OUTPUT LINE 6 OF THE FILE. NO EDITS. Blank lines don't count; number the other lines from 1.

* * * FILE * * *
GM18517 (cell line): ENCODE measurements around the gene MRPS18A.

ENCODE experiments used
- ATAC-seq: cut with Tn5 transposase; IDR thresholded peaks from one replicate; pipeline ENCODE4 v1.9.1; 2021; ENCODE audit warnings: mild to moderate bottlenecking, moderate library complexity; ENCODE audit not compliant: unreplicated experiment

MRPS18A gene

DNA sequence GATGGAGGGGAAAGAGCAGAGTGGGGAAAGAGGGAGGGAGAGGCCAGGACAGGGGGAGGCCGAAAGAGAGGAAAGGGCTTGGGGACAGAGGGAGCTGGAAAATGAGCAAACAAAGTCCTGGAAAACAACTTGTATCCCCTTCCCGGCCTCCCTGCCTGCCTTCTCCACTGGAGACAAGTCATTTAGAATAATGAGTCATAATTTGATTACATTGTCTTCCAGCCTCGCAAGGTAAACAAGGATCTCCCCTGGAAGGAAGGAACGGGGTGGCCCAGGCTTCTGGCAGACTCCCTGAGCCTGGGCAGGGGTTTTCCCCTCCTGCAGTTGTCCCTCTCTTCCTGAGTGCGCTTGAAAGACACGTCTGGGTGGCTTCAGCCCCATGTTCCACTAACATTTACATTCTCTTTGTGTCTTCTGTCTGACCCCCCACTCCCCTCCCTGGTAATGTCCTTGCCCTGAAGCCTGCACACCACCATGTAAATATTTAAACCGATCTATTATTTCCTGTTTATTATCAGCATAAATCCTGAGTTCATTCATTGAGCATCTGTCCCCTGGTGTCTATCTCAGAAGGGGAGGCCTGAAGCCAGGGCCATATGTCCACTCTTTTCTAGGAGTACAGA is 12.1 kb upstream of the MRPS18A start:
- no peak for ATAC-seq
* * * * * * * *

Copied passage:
- no peak for ATAC-seq